Simon Urban, Plan D (German original published by Schoeffling, 2011; English translation by Katy Derbyshire for Harvill Secker, 2013) 4 stars
Opening line: Wegener undid the flies of his cords, pulled out his p*nis with two fingers and relaxed.
It’s 2011 and the Berlin Wall is still standing. Welcome to the alternative world of Plan D, by German writer Simon Urban, in which the 1990 reunification of Germany never took place, East and West Germany remain uneasy neighbours, and fifty-six year-old East German Volkspolizei (People’s Police) captain Martin Wegener is about to embark on the strangest investigation of his career.
Called to a crime scene on the outskirts of East Berlin, Wegener finds an elderly man hanging from a pipeline that exports gas from Russia across the German-German border. It looks like a murder with political dimensions, making the case ultra-sensitive for all concerned, and to top it all, suave West German police detective Richard Brendel is attached to the investigative team, to help resolve the case ahead of some important East-West talks. That’s when the fun really begins.
The first duty of any alternative history is to feel credible, and Plan D very successfully evokes a jaded East Germany that is now over six decades old and teetering on the edge of bankruptcy. The novel shows how the East German dictatorship and its relationship with West Germany might plausibly have evolved in modern political contexts, and also stresses the bleakness of everyday East German life, with the activities of the Stasi (the East German security police) continuing to cast a lengthy shadow. In this dystopian world, there’s room neither for Ostalgie – the nostalgia for life in East Germany that arguably marks films such as Goodbye Lenin! (2003) and Sonnenallee (1999) – nor for the soft-hearted Stasi operative of Das Leben der Anderen (The Lives of Others, 2006). Instead, we’re shown the stifling confinement of the dictatorship and the impossibility of total trust between individuals, with Wegener taking on the role of the ‘distrustful detective’ forced to embark on a journey into the heart of darkness. More broadly, the novel draws on historican Eric Hobsbawn’s vision of the 20th century as an age of ideological extremes, with the former Nazi Reichsbank now housing the state’s SED Central Committee (which it really did), and the depiction of Wegener’s former colleague Früchtl as a former-Nazi-turned-Communist-policeman who disappeared in shady circumstances in 2010.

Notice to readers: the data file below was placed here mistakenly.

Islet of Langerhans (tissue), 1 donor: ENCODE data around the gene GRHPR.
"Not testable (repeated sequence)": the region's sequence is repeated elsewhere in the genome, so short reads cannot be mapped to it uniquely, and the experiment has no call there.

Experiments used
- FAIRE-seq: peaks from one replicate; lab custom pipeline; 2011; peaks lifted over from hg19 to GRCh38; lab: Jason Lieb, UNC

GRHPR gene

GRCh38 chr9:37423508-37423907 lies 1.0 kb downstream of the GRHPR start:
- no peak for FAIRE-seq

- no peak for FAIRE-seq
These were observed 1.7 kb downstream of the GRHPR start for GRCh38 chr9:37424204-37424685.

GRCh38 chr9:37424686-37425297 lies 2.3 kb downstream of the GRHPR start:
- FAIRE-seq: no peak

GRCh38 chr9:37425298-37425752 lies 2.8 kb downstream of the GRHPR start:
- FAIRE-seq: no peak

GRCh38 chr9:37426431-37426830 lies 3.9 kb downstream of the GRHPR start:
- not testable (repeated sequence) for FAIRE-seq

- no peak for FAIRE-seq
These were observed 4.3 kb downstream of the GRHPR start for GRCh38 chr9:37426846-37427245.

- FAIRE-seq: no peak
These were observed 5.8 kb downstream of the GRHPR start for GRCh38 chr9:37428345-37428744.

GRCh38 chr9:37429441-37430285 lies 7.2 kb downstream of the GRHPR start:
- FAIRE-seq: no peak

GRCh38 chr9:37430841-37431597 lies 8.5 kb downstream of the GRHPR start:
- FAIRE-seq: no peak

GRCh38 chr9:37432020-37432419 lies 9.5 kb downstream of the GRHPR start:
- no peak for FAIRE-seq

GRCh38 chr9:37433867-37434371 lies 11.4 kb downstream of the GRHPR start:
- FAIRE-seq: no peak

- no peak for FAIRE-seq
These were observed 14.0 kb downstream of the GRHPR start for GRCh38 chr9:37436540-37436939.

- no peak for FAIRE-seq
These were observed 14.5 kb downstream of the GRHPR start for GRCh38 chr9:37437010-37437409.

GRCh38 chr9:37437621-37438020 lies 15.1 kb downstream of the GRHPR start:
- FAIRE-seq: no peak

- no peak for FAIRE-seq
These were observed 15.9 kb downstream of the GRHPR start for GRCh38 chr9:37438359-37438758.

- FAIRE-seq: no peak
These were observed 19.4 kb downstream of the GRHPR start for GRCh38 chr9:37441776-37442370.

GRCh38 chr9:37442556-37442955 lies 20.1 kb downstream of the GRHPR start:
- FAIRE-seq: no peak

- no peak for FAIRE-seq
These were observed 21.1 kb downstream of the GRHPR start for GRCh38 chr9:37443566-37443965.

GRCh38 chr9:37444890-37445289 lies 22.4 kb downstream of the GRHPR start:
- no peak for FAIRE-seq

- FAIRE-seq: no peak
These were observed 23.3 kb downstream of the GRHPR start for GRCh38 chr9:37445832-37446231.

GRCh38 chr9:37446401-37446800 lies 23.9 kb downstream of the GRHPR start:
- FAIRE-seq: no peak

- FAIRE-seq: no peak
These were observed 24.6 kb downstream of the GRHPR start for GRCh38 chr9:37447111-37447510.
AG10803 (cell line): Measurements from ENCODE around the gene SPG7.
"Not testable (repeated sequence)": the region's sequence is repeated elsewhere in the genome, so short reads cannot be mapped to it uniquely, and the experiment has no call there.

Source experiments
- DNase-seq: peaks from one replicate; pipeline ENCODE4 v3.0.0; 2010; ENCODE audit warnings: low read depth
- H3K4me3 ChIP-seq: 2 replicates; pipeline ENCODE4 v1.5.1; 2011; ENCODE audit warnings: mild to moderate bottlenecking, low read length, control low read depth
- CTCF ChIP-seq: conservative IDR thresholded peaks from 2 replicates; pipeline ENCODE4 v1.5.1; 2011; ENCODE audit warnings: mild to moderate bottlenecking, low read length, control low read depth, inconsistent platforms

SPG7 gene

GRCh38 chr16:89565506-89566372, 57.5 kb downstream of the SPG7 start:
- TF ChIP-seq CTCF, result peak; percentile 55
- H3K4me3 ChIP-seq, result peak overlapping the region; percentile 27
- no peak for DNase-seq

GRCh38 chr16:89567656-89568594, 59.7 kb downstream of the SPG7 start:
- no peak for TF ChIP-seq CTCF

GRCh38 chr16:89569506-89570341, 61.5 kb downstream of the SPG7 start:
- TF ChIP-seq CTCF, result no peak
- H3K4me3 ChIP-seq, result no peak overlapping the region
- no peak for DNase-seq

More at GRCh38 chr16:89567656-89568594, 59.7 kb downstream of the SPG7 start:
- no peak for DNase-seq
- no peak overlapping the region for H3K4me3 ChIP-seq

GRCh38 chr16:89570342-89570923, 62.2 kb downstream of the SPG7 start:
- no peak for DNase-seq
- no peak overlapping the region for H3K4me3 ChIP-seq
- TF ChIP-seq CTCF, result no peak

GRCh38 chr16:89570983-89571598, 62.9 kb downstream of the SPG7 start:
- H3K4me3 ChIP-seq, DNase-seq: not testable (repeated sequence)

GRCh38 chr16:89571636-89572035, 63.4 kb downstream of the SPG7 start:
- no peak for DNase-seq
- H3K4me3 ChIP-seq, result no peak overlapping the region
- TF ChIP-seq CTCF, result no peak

The novel combines hard-boiled, noir humour (shades of Philip Kerr’s detective Bernie Gunther) and an exuberant, satirical writing style with elements of the grotesque (a nod to German writers such as Günter Grass and Edgar Hilsenrath). Hats off to translator Katy Derbyshire for communicating the original style with such flair. Urban also acknowledges the American writer Michael Chabon at the end of the book, and I’m guessing that The Yiddish Policeman’s Union was a particular influence, as its crime narrative is also set in an alternative post-war era. Surprisingly, however, there’s no mention of Robert Harris’s 1992 Fatherland, the gold-standard alternative history in which Hitler’s Germany is shown to have won the Second World War. In common with Fatherland, Plan D opens with the murder of an elderly man with a political past, prompting the investigator to search for a deeper truth, which in turn leads to major revelations about the state. For me, the influence of the former is very clear – and is a welcome one. (For info, an article in which I examine Fatherland in detail has just been published in the journal Comparative Literature Studies – more on that soon.)
There was only one aspect of Plan D that left me feeling uncomfortable, and that was the highly s*xualised depiction of the character Karolina. I’ve come to the conclusion that this is meant to be understood symbolically, but the jury’s still out a little for me. The novel is also extremely long. I’m not sure whether this is actually a drawback: while the manuscript might have benefited from a little trim, for this reader the 500 plus pages whizzed by.
Overall, I loved Plan D. For me, a significant portion of reading pleasure came from my prior knowledge of East Germany, which helped me to understand the novel’s in-jokes and biting satire in a way that those unfamiliar with the history of East and West Germany might not. So that everyone can join in the fun and appreciate the genuine wit and clever-ness of the novel, I’m taking the unusual step of publishing a companion post – a GDR glossary for Plan D. The theme tune to the ‘East German James Bond’ TV series is particularly worth a listen. Viel Spass! Enjoy!
My thanks to Harvill Secker for providing a review copy. The novel is published in all formats on 20th June.
Mrs. Peabody awards Plan D an ambitious, absorbing and entertaining 4 stars.